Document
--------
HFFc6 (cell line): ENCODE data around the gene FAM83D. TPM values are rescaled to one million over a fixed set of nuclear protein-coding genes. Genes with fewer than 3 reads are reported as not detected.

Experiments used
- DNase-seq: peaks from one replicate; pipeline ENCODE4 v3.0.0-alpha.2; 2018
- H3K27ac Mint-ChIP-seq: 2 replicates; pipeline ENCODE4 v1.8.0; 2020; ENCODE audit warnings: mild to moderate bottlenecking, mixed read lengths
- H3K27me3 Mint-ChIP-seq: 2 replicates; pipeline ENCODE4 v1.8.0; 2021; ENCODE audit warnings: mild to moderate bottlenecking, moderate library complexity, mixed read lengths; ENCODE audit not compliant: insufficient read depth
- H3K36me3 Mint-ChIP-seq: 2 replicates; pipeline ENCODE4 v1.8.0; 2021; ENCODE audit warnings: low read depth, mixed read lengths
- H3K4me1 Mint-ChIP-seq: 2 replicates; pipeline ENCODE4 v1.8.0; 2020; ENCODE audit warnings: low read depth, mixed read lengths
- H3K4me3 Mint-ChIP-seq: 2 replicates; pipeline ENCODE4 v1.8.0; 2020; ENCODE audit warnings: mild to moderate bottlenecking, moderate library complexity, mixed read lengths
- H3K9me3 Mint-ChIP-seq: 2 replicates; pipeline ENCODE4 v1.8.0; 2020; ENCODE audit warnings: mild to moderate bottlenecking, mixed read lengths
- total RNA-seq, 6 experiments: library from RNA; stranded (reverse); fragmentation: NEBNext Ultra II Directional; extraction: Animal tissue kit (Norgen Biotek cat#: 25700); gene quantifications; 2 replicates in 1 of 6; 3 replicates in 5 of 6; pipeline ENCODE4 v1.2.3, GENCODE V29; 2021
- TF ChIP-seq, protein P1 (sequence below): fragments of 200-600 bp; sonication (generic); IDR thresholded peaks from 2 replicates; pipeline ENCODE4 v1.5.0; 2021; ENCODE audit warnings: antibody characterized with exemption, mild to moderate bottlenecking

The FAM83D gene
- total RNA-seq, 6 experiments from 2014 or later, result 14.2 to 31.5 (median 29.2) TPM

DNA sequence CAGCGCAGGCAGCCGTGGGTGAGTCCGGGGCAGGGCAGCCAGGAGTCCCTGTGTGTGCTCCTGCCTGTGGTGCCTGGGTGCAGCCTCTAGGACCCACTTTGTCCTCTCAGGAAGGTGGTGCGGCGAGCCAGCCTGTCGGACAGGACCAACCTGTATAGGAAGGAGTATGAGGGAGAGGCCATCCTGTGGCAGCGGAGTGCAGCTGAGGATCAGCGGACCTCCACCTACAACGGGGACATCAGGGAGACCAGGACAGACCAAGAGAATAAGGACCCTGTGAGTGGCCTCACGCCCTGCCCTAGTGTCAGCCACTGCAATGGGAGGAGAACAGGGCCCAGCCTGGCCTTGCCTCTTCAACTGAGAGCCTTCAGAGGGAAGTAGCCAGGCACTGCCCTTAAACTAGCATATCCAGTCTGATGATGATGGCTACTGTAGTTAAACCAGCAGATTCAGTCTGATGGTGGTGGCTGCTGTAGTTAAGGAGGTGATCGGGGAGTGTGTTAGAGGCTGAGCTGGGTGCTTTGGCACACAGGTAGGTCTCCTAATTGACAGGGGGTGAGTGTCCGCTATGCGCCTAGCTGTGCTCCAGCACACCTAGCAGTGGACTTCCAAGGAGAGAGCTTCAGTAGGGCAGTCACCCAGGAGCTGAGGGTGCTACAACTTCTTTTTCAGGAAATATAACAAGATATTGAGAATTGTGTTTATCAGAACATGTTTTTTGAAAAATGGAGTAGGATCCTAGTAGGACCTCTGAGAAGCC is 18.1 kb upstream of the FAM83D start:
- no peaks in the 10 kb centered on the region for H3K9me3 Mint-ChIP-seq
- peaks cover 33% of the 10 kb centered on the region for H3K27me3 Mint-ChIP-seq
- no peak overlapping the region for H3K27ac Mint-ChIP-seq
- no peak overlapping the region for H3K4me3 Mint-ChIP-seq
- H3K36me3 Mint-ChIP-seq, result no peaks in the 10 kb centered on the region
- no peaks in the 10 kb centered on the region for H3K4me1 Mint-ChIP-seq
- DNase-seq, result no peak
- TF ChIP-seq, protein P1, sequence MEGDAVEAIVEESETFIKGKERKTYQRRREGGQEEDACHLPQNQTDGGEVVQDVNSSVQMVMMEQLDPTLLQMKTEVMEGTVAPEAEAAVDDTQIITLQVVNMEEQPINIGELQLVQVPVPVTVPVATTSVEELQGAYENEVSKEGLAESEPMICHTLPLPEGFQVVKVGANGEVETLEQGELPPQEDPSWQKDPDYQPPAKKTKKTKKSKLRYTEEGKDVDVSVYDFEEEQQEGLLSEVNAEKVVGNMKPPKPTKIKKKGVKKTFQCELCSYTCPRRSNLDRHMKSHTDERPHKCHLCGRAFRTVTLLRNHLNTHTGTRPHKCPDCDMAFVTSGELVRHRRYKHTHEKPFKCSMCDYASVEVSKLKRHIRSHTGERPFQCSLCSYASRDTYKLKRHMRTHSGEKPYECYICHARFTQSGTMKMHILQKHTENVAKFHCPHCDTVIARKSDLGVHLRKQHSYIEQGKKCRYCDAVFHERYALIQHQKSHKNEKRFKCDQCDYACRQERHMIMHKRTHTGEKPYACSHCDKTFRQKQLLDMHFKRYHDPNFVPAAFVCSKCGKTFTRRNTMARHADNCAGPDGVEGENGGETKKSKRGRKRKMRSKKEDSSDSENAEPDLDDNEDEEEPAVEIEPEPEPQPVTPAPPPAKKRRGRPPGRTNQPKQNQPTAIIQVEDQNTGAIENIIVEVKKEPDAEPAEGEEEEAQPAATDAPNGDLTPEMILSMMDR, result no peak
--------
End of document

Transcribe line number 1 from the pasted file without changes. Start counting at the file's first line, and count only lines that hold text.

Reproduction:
HFFc6 (cell line): ENCODE data around the gene FAM83D. TPM values are rescaled to one million over a fixed set of nuclear protein-coding genes. Genes with fewer than 3 reads are reported as not detected.